My attention returned back to the truck to see that the hot meat in the cooler combined with the bonfire started by the logs had given me one more little issue to address. The entire cooler was engulfed in flames, still sitting in the back of the pickup. Again, adrenaline and a borderline panic moved me to action without thought. I grabbed the handles of the rolling cooler and lifted it out of the truck and set it down on the pavement. I looked back to see a mangled, melted bed liner in my son’s truck, but was now down to only two problems: a flaming rolling cooler of wasting meat and the tongue of a grill/trailer needing to be reattached.
At any given time in my own vehicle, you can find no less than 3-4 (and usually more like 6-8) plastic bottles with varying levels of water in them. But, since I was in junior’s truck, the only water to be found was the half-bottle that I had been working on when I left the park only minutes before. I sprinkled that over the cooler and didn’t make an impression at all. I even returned to the side of the truck and personally refilled the bottle as discreetly as possible as cars and trucks zoomed by – but that didn’t work either.
I had come to a point where I was resolved to watch it burn out before making another move.
In my peripheral vision I noticed something different than normal vehicles whizzing by. A small, mid-sized, older model pickup truck with a camper over the back was easing in behind the grill pulling onto the shoulder. The man that got out looked to be in his mid-30s, a scruffy beard down to his mid-throat area, khaki cargo shorts, Crocs, and he was nursing about half of a lighted cigarette in his mouth.
“Hey man, you good?” he asked.
I filled him in quickly on my predicament and told him I didn’t have any water or an extinguisher, so I was stuck with this burning cooler in front of us.
“Hang on!” and he quickly went to the back of his truck, lifted the camper window and dropped the tailgate. He was digging around for what I assumed might be a fire extinguisher for a little over a minute. I stood there stuck between curiosity and wondering if I should offer to help him do something when he crawled back out with an armload of what looked like rags.
He bounced directly back to the cooler and, without saying anything, started laying what turned out to be wet t-shirts over the cooler. After 4-5 shirts produced a sizzling sound following back wafting smoke, he tossed the remaining couple of shirts back in the truck and said, “that should do it, buddy.”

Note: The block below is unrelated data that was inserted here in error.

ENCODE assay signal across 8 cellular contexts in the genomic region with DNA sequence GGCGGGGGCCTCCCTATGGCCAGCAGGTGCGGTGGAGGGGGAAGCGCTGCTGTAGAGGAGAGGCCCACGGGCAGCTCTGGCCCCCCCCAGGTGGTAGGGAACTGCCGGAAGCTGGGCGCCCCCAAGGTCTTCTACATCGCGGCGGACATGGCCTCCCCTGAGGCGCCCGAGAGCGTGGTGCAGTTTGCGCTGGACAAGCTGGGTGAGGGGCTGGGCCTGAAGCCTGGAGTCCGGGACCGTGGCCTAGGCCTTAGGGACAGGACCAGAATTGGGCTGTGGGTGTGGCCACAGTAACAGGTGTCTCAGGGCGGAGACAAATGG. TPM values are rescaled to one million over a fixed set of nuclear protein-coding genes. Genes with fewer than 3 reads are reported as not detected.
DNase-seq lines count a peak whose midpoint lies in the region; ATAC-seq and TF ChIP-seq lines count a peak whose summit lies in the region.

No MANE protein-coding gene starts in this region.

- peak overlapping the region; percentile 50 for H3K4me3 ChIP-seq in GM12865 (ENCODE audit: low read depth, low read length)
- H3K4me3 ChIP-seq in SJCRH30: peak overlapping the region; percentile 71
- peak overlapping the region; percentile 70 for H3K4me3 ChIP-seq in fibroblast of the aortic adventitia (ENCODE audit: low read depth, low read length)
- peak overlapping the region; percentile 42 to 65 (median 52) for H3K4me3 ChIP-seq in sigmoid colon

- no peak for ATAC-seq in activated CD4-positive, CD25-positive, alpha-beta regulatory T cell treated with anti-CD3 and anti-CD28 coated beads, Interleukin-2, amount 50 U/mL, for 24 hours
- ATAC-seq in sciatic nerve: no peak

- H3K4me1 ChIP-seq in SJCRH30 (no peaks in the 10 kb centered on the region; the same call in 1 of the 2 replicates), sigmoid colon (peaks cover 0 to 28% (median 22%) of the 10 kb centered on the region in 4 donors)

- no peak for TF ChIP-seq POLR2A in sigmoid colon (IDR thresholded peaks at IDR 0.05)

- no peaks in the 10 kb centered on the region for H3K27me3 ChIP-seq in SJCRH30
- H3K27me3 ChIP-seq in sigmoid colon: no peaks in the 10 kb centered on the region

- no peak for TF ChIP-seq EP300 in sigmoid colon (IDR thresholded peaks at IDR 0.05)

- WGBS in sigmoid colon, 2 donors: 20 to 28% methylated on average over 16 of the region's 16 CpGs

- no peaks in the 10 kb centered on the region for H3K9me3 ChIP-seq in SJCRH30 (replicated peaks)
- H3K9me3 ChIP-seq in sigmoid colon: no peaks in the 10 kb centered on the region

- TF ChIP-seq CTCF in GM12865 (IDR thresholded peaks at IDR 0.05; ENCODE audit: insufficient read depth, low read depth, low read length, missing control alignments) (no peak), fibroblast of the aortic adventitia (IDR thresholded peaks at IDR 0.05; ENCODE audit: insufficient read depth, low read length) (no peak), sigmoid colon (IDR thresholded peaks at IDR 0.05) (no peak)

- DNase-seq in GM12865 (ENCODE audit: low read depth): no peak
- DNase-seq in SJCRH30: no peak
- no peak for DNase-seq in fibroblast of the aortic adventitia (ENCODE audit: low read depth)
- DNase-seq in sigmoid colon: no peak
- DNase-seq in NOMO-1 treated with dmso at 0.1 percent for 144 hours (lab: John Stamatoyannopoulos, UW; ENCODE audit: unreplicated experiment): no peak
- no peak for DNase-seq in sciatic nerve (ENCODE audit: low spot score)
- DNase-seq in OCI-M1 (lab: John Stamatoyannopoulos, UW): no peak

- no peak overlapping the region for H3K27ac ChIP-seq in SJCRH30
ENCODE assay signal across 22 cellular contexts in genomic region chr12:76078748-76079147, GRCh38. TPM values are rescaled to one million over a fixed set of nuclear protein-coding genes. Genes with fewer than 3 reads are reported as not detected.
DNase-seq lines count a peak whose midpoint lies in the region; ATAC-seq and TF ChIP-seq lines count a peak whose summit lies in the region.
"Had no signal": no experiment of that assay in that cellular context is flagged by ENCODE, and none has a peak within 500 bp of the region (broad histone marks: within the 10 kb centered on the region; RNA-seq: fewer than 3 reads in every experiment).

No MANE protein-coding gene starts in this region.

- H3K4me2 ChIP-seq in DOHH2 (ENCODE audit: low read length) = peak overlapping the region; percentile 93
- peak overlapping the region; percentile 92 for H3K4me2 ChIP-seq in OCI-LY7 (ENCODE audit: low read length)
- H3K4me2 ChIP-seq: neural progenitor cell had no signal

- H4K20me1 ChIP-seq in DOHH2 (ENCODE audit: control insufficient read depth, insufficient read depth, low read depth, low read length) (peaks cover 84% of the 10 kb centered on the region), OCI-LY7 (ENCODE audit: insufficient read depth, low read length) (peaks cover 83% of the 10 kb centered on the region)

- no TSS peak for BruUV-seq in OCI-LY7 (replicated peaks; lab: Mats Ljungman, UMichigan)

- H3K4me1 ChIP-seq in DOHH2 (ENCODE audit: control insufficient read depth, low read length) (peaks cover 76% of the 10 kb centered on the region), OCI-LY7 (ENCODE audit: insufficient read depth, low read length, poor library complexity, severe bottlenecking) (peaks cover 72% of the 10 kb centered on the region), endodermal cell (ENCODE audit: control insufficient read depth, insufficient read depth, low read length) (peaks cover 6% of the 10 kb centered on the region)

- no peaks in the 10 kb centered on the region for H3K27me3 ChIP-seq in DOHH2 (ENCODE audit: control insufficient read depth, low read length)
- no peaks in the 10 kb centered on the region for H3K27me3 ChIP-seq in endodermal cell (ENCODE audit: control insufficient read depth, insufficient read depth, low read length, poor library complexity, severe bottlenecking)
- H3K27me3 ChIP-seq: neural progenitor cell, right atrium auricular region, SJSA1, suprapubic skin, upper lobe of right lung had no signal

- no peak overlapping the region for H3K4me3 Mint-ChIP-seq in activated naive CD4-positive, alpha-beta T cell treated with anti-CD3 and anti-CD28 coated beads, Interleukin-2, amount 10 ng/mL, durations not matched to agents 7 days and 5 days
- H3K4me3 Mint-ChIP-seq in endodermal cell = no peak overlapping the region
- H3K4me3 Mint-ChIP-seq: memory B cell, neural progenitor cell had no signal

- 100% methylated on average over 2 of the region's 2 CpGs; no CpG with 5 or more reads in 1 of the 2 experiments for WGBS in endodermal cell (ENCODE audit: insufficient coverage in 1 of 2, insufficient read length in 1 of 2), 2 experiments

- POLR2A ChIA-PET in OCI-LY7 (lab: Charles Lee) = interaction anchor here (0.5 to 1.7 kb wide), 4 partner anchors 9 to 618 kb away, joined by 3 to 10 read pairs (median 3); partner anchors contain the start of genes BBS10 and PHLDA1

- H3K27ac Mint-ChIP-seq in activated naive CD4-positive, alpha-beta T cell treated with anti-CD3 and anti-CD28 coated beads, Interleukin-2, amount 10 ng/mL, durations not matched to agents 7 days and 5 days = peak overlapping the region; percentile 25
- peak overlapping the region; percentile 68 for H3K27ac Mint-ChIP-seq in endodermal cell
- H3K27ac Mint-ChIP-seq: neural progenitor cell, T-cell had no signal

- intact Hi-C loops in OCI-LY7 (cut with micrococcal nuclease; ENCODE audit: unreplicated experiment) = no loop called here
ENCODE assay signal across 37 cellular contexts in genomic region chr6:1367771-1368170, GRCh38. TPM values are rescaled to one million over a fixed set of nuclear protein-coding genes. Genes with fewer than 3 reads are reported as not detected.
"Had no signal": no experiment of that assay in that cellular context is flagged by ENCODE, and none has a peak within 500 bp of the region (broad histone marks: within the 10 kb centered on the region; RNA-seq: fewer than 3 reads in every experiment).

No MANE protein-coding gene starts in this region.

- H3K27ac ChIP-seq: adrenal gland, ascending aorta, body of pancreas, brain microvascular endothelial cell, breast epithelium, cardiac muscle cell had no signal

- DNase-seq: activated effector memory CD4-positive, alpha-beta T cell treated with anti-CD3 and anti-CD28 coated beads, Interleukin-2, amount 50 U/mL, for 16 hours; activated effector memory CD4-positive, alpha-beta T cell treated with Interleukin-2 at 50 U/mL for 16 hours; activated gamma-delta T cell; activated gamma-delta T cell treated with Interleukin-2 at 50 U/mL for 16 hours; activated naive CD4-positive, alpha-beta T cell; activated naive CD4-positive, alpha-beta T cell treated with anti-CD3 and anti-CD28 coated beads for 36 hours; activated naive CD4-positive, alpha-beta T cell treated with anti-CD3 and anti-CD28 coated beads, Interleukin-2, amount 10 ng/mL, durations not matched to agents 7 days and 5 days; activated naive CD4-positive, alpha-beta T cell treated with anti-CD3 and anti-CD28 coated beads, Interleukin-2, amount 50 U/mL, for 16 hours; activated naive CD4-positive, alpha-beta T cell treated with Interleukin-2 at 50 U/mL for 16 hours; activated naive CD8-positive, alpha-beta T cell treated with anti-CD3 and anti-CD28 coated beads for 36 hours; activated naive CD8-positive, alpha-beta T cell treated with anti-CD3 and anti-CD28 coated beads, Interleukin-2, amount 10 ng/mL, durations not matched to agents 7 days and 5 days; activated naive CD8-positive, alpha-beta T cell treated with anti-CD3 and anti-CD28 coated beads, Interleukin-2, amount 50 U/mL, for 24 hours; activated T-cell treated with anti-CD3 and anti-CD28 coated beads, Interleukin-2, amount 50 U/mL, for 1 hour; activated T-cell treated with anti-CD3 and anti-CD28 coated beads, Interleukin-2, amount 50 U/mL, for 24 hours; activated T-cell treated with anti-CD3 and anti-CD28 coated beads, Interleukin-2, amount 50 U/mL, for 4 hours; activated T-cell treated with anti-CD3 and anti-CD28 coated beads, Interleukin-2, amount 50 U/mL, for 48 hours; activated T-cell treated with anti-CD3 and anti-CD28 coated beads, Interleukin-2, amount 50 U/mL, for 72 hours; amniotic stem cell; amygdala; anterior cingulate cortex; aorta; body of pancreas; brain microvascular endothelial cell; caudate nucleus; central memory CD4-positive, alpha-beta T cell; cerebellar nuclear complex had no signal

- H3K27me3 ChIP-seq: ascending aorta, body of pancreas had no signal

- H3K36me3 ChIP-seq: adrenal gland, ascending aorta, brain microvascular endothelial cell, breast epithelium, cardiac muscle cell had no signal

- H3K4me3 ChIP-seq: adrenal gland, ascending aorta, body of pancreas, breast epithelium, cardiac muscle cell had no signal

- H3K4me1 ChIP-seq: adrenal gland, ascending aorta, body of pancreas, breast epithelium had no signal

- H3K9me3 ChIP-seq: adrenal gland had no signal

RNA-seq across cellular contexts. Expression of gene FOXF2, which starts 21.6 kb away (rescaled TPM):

He explained that the camper covering the bed of his pickup had a small leak in the corner. The pile of shirts were put in there to soak up the leak and keep water from going all over the back of his truck. While I thanked him several times, he only hung around a few more seconds and he disappeared without the two of us even exchanging names.
I have often thought about how this guy probably never gave our encounter another thought. Other than being out a few moldy, wet t-shirts and wasting what amounted to five minutes of his journey, it didn’t impact him like it did me.
I was able to load up what was left of a now smoldering cooler, re-attach the trailer (with a little help from Chuck Stewart and Mike Sellers who had also come to the rescue after my t-shirt angel had left), and finish the task at hand.
Later that week, I still thought about how kind this random stranger had been and why I didn’t look for those opportunities like he had done.
Only a couple of weeks before Kane passed away, I stopped on my way traveling down I-40 to Nashville and offered to help a couple and their young 2-year old who were stranded on the side of the interstate. I ended up driving the mom and daughter to the nearest exit and convenience store to call and wait for help. In fact, I strapped the girl down in Kane’s car seat that was in my back seat. Total of fifteen minutes of my life likely meant much more to that young family than it did to me.
My entertaining moment(s) of continuous embarrassment and frustration for me really was a staunch reminder of God’s mercy and grace.
And the angel among us that stopped to help me did what we all should look to do.
Share what you have.
And do it all without any thought of what you might get, if anything, in return.
Love the Lord your God with all your heart and with all your soul and with all your strength and with all your mind, and Love your neighbor as yourself. – Luke 10:27